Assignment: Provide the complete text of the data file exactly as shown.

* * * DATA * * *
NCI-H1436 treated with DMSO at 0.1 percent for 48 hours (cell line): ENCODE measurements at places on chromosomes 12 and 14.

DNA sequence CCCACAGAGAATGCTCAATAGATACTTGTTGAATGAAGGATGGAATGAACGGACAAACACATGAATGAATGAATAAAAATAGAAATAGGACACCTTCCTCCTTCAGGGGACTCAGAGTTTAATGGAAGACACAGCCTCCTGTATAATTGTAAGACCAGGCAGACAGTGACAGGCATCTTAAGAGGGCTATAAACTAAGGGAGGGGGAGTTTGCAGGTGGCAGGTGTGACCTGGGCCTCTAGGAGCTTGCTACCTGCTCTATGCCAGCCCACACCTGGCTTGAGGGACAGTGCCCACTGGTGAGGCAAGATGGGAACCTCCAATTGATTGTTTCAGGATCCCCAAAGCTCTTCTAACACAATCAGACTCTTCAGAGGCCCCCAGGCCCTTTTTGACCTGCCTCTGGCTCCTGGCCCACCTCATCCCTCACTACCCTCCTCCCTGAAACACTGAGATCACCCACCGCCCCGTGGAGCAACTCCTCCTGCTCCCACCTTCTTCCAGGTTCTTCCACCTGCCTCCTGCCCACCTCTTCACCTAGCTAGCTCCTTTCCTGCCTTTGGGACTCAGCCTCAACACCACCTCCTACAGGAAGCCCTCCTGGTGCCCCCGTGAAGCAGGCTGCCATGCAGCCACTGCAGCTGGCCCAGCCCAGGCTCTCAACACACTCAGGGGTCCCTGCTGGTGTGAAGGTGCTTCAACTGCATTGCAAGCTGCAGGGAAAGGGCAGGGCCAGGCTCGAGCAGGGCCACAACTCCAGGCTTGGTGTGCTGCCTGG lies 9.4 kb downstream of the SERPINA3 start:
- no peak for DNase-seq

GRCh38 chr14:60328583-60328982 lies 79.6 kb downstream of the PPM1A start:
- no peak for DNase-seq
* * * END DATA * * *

NCI-H1436 treated with DMSO at 0.1 percent for 48 hours (cell line): ENCODE measurements at places on chromosomes 12 and 14.

DNA sequence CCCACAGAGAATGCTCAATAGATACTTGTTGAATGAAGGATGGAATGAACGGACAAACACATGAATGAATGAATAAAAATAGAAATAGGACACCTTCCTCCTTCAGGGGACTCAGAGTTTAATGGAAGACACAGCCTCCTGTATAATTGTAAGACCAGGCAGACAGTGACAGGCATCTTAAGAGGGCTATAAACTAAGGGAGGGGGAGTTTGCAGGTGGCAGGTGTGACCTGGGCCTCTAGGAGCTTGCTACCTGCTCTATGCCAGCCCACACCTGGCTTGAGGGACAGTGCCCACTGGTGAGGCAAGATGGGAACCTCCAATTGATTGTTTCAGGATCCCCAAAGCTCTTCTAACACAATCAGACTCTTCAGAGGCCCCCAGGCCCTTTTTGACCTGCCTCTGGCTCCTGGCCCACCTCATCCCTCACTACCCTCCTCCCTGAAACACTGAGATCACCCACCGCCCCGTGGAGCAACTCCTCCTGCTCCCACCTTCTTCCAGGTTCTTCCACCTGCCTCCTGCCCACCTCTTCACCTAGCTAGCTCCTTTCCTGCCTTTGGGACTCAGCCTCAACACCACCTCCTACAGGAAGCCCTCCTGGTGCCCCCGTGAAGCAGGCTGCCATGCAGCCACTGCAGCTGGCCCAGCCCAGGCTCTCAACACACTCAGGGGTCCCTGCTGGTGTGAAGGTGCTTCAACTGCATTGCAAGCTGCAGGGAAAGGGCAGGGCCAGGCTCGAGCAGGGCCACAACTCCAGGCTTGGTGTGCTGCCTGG lies 9.4 kb downstream of the SERPINA3 start:
- no peak for DNase-seq

GRCh38 chr14:60328583-60328982 lies 79.6 kb downstream of the PPM1A start:
- no peak for DNase-seq